“If you aren’t interested in the economic, political or health implications of a heavier America, then this book is not for you. But if you want a view on the obesity “crisis” that is informed, balanced and full of surprising causes and consequences for America’s excess tonnage, and suspect that there is more to lose than pounds from turning politicians loose on this problem, then read this book."

Dwight Lee
William J. O'Neil Chair of Global Markets and Freedom,
Cox School of Business, Southern Methodist University

"Richard McKenzie provides an entertaining tour of the economic, biological, and social causes and consequences of Americans' eating habits."

J. Daniel Hammond
Hultquist Family Professor
Department of Economics, Wake Forest University, Winston-Salem

"Vividly written and full of insight, HEAVY! powerfully illustrates how the economics of obesity will be shaping our health, wealth, and the coming policy debates around foods, fuels, and freedom of choice."

Lorens A. Helmchen, Associate Professor, George Mason University

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9 of 13 people found the following review helpful By Diane Fallon on December 4, 2011
Format: Paperback
I remember the first anti-smoking laws which made it illegal to smoke on airplanes went into effect. I said to anyone who would listen (not many) that this was just the first step to banning smoking altogether. The majority of people disagreed with that assessment. Well, look where we've come. And now, look where we're going. The final frontier, the sacred cow, sort of speak. Richard McKenzie's fat-filled, funny and meticulously researched book, " Heavy: The Surprising Reason America Is the Land of the Free - And the Home of the Fat, describes in glorious detail how fat is shaping our economy, health legislation and politics. He leaves no doubt that fat is fast climbing to #1 on the Feds hit list. This may seem a bit cruel and prosecutorial to all the millions who've been forced to stop smoking and, as a result, ballooned to obesity by trading cigarettes for food, but apparently the busybody Feds have never learned the lessons of cause and effect. Or, most likely still, they just don't care.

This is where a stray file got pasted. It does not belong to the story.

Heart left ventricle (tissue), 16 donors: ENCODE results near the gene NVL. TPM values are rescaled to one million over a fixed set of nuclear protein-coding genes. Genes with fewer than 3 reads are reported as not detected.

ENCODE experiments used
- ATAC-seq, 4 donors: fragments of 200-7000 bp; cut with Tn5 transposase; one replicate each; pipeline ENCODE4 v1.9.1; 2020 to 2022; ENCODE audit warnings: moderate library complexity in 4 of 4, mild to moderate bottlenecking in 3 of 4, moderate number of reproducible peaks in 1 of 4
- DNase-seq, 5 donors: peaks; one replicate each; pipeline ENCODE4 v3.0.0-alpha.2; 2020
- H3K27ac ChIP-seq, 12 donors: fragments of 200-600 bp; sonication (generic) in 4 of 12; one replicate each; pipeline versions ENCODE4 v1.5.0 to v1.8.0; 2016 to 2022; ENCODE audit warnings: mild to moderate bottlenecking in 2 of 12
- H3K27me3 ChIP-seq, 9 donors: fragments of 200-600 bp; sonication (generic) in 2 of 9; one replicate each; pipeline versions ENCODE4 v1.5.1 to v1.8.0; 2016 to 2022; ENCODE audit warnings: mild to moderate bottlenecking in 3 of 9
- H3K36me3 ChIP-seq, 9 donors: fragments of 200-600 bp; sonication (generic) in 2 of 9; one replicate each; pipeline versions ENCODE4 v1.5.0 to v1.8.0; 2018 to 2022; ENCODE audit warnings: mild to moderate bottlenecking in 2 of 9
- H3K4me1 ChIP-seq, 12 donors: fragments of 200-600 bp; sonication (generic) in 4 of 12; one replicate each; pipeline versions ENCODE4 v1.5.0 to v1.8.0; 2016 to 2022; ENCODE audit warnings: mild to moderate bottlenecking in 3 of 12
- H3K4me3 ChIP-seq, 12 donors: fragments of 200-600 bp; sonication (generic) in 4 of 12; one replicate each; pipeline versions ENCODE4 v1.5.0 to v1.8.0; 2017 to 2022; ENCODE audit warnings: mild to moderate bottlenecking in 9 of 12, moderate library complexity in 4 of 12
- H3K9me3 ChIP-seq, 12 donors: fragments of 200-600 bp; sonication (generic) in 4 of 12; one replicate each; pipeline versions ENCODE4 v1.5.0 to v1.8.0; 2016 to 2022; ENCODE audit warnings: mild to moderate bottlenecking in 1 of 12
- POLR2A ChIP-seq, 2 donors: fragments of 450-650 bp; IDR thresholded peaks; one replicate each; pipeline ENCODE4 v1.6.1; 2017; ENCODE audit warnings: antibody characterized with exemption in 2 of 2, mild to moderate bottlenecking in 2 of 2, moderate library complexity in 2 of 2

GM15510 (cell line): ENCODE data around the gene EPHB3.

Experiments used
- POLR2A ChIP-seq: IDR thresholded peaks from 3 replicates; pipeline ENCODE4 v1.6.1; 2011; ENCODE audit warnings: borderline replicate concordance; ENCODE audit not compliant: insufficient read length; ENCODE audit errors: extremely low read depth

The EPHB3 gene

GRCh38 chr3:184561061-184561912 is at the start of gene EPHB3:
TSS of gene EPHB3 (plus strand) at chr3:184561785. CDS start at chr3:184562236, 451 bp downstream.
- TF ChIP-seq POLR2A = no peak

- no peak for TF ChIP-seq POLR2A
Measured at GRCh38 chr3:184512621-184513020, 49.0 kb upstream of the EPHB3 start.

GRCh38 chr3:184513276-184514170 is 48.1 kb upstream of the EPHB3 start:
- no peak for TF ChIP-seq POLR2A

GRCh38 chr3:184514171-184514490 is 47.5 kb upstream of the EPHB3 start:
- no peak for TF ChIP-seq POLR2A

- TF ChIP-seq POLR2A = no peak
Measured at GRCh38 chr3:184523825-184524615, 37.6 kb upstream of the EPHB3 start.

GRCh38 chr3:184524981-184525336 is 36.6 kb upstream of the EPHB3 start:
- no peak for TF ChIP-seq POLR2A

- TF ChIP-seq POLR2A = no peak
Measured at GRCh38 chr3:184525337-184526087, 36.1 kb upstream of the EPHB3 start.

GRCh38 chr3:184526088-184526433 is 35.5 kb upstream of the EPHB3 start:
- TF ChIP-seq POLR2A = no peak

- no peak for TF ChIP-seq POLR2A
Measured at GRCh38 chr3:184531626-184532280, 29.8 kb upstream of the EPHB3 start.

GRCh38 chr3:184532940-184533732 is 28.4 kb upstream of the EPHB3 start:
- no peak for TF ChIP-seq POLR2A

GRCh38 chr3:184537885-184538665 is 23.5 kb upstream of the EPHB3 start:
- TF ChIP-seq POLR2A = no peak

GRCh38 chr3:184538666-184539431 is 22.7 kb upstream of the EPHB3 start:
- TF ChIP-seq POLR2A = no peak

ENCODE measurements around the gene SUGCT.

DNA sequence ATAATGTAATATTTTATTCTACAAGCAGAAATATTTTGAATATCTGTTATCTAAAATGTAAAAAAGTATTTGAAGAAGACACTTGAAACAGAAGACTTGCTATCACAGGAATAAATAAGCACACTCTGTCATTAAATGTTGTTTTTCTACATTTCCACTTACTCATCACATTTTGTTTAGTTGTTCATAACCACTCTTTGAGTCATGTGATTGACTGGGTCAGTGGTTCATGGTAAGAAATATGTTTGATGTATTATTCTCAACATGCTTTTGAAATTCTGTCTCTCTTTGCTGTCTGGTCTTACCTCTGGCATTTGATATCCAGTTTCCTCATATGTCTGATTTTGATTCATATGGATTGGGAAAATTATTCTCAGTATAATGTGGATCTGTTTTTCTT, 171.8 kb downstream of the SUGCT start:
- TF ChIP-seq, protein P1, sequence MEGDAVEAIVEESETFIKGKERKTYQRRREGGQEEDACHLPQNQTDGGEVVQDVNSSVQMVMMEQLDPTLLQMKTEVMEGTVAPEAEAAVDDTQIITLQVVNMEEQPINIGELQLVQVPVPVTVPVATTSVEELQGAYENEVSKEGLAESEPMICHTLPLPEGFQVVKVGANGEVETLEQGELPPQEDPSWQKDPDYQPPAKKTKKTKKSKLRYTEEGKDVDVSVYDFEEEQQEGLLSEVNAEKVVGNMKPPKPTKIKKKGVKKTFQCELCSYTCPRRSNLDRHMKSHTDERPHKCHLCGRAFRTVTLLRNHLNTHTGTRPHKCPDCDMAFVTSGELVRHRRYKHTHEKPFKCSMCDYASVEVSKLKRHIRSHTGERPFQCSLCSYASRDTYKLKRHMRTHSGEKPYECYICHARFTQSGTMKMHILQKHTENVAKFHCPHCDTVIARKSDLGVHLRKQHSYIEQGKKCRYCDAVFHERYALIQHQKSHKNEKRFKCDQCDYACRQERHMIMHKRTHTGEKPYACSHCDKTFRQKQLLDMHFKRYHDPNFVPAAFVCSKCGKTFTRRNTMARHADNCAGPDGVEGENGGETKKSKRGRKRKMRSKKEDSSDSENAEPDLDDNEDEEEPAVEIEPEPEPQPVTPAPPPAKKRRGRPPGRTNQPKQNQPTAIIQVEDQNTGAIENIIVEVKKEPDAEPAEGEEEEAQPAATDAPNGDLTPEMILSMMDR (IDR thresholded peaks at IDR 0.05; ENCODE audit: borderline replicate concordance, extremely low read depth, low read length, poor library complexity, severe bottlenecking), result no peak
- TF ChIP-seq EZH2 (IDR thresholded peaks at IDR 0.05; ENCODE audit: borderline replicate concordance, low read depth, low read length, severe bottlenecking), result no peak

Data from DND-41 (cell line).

The design of the book makes it easy for the reader to get a taste (calorie free, of course) of its content through the use of sidebars so one can quickly learn some interesting facts and get drawn into the discussion. I suggest the browser immediately read the first chapter. This is a terrific start to the book, which hilariously describes one of the too many plane rides the author has had to suffer through while having half his seat encroached upon. We've all been there. It's unpleasant for the encroachee as well as for the encroacher.

The time may be sooner than later when you go to the post office (if still around) and see that Public Enemy #1 is not a poster of a bank robber or drug dealer but the 350 pound guy who sat next to you on the airplane. I kid you not.